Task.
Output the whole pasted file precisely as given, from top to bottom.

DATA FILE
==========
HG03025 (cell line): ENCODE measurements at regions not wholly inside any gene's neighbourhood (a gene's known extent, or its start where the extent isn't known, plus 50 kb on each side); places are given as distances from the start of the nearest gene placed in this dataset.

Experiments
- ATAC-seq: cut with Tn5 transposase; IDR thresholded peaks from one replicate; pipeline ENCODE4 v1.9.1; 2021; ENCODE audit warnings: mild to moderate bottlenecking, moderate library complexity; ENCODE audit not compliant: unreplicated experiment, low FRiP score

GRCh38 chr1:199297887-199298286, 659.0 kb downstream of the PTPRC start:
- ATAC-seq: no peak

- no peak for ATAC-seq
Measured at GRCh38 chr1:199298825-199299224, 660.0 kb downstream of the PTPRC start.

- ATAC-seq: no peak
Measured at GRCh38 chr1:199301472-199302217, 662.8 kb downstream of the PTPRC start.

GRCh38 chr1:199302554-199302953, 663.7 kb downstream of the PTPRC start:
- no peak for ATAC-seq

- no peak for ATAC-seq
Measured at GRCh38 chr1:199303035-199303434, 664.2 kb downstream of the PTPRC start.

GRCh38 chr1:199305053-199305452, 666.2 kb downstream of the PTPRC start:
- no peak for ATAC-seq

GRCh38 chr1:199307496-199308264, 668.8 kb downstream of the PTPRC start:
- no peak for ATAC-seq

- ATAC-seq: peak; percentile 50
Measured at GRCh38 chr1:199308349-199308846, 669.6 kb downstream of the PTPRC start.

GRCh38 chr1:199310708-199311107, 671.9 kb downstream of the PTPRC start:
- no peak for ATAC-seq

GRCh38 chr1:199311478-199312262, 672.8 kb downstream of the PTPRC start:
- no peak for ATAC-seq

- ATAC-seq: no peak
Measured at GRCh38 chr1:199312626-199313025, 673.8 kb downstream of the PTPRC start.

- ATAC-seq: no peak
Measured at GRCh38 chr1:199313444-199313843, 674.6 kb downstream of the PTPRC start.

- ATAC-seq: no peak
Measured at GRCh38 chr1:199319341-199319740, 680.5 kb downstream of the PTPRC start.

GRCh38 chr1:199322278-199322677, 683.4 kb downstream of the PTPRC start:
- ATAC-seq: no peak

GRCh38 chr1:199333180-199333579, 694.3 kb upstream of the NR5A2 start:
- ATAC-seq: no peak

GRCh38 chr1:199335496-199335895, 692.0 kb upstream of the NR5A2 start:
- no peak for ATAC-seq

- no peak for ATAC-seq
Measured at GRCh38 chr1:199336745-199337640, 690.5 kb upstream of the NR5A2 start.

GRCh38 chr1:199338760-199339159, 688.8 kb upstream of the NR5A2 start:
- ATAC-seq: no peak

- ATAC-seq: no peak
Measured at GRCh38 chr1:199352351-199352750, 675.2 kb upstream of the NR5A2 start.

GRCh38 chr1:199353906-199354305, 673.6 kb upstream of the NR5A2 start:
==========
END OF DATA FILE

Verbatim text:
HG03025 (cell line): ENCODE measurements at regions not wholly inside any gene's neighbourhood (a gene's known extent, or its start where the extent isn't known, plus 50 kb on each side); places are given as distances from the start of the nearest gene placed in this dataset.

Experiments
- ATAC-seq: cut with Tn5 transposase; IDR thresholded peaks from one replicate; pipeline ENCODE4 v1.9.1; 2021; ENCODE audit warnings: mild to moderate bottlenecking, moderate library complexity; ENCODE audit not compliant: unreplicated experiment, low FRiP score

GRCh38 chr1:199297887-199298286, 659.0 kb downstream of the PTPRC start:
- ATAC-seq: no peak

- no peak for ATAC-seq
Measured at GRCh38 chr1:199298825-199299224, 660.0 kb downstream of the PTPRC start.

- ATAC-seq: no peak
Measured at GRCh38 chr1:199301472-199302217, 662.8 kb downstream of the PTPRC start.

GRCh38 chr1:199302554-199302953, 663.7 kb downstream of the PTPRC start:
- no peak for ATAC-seq

- no peak for ATAC-seq
Measured at GRCh38 chr1:199303035-199303434, 664.2 kb downstream of the PTPRC start.

GRCh38 chr1:199305053-199305452, 666.2 kb downstream of the PTPRC start:
- no peak for ATAC-seq

GRCh38 chr1:199307496-199308264, 668.8 kb downstream of the PTPRC start:
- no peak for ATAC-seq

- ATAC-seq: peak; percentile 50
Measured at GRCh38 chr1:199308349-199308846, 669.6 kb downstream of the PTPRC start.

GRCh38 chr1:199310708-199311107, 671.9 kb downstream of the PTPRC start:
- no peak for ATAC-seq

GRCh38 chr1:199311478-199312262, 672.8 kb downstream of the PTPRC start:
- no peak for ATAC-seq

- ATAC-seq: no peak
Measured at GRCh38 chr1:199312626-199313025, 673.8 kb downstream of the PTPRC start.

- ATAC-seq: no peak
Measured at GRCh38 chr1:199313444-199313843, 674.6 kb downstream of the PTPRC start.

- ATAC-seq: no peak
Measured at GRCh38 chr1:199319341-199319740, 680.5 kb downstream of the PTPRC start.

GRCh38 chr1:199322278-199322677, 683.4 kb downstream of the PTPRC start:
- ATAC-seq: no peak

GRCh38 chr1:199333180-199333579, 694.3 kb upstream of the NR5A2 start:
- ATAC-seq: no peak

GRCh38 chr1:199335496-199335895, 692.0 kb upstream of the NR5A2 start:
- no peak for ATAC-seq

- no peak for ATAC-seq
Measured at GRCh38 chr1:199336745-199337640, 690.5 kb upstream of the NR5A2 start.

GRCh38 chr1:199338760-199339159, 688.8 kb upstream of the NR5A2 start:
- ATAC-seq: no peak

- ATAC-seq: no peak
Measured at GRCh38 chr1:199352351-199352750, 675.2 kb upstream of the NR5A2 start.

GRCh38 chr1:199353906-199354305, 673.6 kb upstream of the NR5A2 start: